NEW YORK -- The Yankees have the chance to close out the Astros and head to the Fall Classic for the first time since 2009, and they'll turn to their regular-season ace, Luis Severino, who is healthy and ready to go for tonight's Game 6 in Houston.
Severino was pitching well against the Astros in Game 2 of the American League Championship Series presented by Camping World, allowing one run on two hits over four strong innings, when manager Joe Girardi saw him attempting to rotate his pitching shoulder in the fourth and decided to take him out after the inning. The 2017 All-Star pleaded to remain in the game, but Girardi didn't want to risk it and turned to the bullpen. Severino didn't have to undergo any testing and threw his bullpen session on Wednesday with no issues.
• Dress for the ALCS: Get Yankees postseason gear
"I'm excited to go over there and try to do my best with the team we have," Severino said Thursday. "I just worry about my game, don't worry about the fans, the noises, just to control myself and focus on hitting the glove and making good pitches. I feel strong. My bullpen yesterday was great. My changeup was good. My fastball was great. I have to say that I feel great right now."
:: ALCS schedule and coverage ::
With an off-day on Thursday and only Tommy Kahnle pitching in relief after Masahiro Tanaka threw seven scoreless frames in Wednesday's 5-0 win to give the Yankees a 3-2 ALCS lead, New York also will have the advantage of a well-rested bullpen in case Severino doesn't pitch deep into the game. But the Yanks have confidence in Severino for the potential clincher, starting opposite veteran right-hander Justin Verlander.
"He works quick, which we love on defense, and once he gets going, he's dominant," said third baseman Todd Frazier of Severino. "I didn't know how much energy he had on the mound until I started playing with him. It's a lot of fun to watch him."
Girardi will monitor Severino closely, given the magnitude of the start, and the manager said his advice to the righty is not to make the moment any bigger than it is, especially early in the game. Severino dealt with that in his start against the Twins in the AL Wild Card Game, recording just one out, but Girardi and Severino both think he learned from that outing.
"The big thing is getting through the first inning and not being too hyped up," Girardi said. "You have to pitch with your brain, not your arm, because you have to be smart and you can't try to overpower through situations, because this team will turn around fastballs. So he has to locate and change speeds. That's kind of the advice that I give him."
Girardi explained he was being cautious after Severino's high pitch count in his impressive start against the Indians in Game 4 of the AL Division Series presented by Doosan, in which he allowed three runs over seven innings while striking out nine. Severino also has thrown a career-high 204 2/3 innings this season, including the postseason, after throwing a combined 151 1/3 innings between the Minors and the Majors last year.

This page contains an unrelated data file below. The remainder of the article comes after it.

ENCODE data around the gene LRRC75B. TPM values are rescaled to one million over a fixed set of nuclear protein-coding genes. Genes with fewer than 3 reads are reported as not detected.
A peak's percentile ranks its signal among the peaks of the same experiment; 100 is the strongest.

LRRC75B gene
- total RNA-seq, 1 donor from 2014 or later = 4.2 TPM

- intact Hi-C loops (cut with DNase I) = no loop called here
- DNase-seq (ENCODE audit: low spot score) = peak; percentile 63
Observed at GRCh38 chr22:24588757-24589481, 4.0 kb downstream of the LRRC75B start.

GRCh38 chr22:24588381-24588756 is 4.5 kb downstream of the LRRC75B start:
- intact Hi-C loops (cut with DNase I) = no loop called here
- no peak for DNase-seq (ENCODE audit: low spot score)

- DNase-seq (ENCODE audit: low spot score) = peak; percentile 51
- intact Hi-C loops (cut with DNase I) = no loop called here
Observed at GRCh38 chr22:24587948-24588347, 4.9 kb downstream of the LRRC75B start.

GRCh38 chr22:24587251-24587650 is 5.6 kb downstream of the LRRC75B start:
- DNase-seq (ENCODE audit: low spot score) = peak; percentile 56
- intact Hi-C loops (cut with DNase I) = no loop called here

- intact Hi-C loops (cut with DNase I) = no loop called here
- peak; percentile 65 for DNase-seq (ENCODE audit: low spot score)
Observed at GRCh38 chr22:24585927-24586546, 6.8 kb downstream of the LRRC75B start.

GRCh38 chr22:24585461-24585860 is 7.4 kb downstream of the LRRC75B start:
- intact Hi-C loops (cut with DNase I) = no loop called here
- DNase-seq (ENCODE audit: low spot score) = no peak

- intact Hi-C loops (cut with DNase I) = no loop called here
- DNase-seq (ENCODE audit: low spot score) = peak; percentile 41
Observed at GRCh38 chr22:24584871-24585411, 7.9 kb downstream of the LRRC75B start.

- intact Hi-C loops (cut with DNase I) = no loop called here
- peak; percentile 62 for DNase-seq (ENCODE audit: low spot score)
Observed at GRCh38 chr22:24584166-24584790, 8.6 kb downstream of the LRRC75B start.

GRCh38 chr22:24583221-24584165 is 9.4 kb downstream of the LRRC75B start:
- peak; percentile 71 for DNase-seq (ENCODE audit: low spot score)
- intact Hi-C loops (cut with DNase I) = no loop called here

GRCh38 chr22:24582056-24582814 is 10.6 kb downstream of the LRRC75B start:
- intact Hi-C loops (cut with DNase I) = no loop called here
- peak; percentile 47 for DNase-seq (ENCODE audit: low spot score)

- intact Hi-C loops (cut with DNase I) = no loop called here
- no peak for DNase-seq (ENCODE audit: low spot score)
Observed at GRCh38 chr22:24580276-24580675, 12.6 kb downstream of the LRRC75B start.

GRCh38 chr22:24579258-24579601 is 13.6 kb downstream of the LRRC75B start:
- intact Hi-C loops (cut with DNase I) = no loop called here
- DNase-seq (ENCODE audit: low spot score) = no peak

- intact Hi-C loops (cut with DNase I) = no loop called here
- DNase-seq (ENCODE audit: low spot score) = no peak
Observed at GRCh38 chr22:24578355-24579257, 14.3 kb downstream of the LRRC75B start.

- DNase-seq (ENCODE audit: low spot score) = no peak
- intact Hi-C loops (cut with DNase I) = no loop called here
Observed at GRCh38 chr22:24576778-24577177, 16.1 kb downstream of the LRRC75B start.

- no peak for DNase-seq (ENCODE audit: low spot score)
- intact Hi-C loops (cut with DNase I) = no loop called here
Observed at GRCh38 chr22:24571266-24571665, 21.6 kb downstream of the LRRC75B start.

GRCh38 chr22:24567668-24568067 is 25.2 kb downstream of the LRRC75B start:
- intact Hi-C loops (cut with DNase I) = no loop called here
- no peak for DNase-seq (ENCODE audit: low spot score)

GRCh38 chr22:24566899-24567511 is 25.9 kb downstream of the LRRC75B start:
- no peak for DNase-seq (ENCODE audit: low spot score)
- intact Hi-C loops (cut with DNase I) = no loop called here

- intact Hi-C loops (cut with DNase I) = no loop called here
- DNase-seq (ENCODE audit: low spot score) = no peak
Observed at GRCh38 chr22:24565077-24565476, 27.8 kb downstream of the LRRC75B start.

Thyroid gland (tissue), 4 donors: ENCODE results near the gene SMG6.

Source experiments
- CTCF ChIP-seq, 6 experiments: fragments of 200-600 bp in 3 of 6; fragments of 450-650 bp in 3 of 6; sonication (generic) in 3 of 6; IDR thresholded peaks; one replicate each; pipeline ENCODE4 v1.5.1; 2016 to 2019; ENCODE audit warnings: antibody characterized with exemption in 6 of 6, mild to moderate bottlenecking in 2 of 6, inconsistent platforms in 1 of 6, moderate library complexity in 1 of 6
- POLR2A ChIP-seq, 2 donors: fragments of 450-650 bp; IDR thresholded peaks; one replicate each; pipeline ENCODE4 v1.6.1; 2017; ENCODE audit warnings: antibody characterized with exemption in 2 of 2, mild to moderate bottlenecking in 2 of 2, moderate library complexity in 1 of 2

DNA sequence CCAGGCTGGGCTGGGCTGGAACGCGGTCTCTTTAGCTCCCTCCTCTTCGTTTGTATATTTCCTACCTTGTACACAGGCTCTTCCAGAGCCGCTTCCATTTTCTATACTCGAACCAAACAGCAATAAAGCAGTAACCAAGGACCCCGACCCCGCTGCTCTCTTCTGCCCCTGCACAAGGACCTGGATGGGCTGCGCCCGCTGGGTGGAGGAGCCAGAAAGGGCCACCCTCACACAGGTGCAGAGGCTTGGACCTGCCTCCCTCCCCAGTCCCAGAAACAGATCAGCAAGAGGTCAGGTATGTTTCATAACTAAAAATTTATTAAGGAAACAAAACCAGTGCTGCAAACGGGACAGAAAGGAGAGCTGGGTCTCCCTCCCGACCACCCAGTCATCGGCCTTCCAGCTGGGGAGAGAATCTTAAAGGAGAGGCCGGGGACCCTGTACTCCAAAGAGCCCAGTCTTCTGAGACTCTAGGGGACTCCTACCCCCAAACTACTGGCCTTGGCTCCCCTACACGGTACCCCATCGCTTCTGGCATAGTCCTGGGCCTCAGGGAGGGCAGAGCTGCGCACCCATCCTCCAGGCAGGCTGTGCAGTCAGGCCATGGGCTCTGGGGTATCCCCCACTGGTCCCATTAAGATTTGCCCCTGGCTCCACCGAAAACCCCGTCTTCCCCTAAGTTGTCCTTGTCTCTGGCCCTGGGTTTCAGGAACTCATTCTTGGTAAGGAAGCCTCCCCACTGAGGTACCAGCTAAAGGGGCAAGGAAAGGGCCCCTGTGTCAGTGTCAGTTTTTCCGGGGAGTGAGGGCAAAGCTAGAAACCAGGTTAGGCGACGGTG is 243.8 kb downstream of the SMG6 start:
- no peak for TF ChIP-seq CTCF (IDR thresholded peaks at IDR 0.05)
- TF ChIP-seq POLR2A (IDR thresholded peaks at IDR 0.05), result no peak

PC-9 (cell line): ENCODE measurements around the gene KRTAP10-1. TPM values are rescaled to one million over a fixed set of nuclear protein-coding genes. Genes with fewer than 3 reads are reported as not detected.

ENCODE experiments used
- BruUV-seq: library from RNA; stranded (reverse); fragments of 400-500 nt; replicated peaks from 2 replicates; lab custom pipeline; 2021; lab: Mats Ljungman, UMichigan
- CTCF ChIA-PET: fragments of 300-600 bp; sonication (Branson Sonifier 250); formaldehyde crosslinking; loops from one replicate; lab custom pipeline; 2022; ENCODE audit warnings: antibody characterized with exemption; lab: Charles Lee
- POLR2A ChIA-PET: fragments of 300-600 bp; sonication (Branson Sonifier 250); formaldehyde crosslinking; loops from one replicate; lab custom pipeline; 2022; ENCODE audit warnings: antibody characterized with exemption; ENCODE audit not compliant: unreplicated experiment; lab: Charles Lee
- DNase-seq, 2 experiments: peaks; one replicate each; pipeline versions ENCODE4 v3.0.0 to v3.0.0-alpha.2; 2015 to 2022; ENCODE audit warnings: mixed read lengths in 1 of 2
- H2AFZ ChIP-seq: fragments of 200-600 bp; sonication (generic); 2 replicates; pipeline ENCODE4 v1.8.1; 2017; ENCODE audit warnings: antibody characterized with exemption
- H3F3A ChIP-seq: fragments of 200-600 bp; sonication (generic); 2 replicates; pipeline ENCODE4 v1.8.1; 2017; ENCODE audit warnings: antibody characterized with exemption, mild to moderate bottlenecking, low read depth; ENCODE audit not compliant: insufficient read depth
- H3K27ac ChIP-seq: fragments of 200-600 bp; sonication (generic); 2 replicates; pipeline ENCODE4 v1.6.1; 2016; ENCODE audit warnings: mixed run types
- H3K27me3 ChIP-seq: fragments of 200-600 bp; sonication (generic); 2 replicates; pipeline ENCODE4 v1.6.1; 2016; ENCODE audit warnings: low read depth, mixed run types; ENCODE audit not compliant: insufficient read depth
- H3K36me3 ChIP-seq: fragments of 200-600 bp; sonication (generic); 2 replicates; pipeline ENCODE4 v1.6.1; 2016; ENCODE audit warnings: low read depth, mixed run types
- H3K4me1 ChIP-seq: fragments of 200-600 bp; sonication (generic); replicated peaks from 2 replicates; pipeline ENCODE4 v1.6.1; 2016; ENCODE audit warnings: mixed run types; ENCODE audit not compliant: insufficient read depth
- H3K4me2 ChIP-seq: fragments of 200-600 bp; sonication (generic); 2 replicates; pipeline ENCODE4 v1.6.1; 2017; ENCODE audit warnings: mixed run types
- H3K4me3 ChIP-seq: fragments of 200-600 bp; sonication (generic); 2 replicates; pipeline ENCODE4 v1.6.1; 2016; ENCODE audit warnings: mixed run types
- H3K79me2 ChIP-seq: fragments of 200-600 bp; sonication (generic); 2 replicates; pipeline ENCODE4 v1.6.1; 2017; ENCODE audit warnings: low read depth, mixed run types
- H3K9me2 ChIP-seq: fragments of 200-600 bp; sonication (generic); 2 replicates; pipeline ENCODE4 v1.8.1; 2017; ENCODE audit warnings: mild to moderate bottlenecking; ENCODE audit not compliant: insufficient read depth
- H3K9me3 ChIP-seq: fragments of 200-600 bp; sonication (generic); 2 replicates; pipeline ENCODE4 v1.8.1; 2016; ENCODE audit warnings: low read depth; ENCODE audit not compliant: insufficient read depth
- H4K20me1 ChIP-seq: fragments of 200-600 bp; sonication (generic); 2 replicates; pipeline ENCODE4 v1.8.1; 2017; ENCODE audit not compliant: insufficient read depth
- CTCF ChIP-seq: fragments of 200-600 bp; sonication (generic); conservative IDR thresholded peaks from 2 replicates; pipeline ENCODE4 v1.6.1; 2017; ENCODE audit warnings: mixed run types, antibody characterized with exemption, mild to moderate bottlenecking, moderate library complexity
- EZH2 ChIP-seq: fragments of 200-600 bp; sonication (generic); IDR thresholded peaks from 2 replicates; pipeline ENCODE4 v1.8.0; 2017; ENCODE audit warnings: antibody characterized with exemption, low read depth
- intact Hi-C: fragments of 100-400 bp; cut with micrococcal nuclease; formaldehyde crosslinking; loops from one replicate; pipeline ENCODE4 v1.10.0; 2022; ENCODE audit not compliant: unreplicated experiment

"I think that going into Game 6 it's going to be an important game, one way or another, so I feel good about where he's at," Girardi said. "My concern was coming off, I think it was 113 pitches, the amount of innings, I was concerned when people said he looks a little different. But those concerns have kind of been put to rest for me."
Severino didn't show any signs of fatigue against Houston, however, as his average fastball velocity was actually higher than it was against Cleveland. He didn't strike out any Astros hitters, though, generating four swings and misses with his fastball and one with his slider.
But Severino said his arm feels fresh enough that he could throw another 20 to 30 innings in the postseason.
"Even though I didn't strike out anybody, I was feeling good," Severino said. "I was getting outs."
Severino pitched effectively on the road this season, posting a 2.24 ERA with 116 strikeouts and only six homers allowed over 96 1/3 innings in 15 starts. He has to limit homers, however, as he's served up five in 11 1/3 innings this postseason, including a solo shot to Carlos Correa in Game 2. But it's also the lone homer hit by Houston this series, as the Astros are slugging .213 as a team.
So if Severino can keep Houston's bats cold and the Yankees can find a way to get to Verlander, the Baby Bombers could become the first team since the 1985 Royals to erase two 2-0 deficits in the same postseason.
"Last year I was watching the World Series, and now we have a chance to be in the World Series," Severino said. "I'm proud of the work that I did in the offseason, the work that I did with my pitching coach here that helped me be what I am. And I'm proud of myself and the team that we have."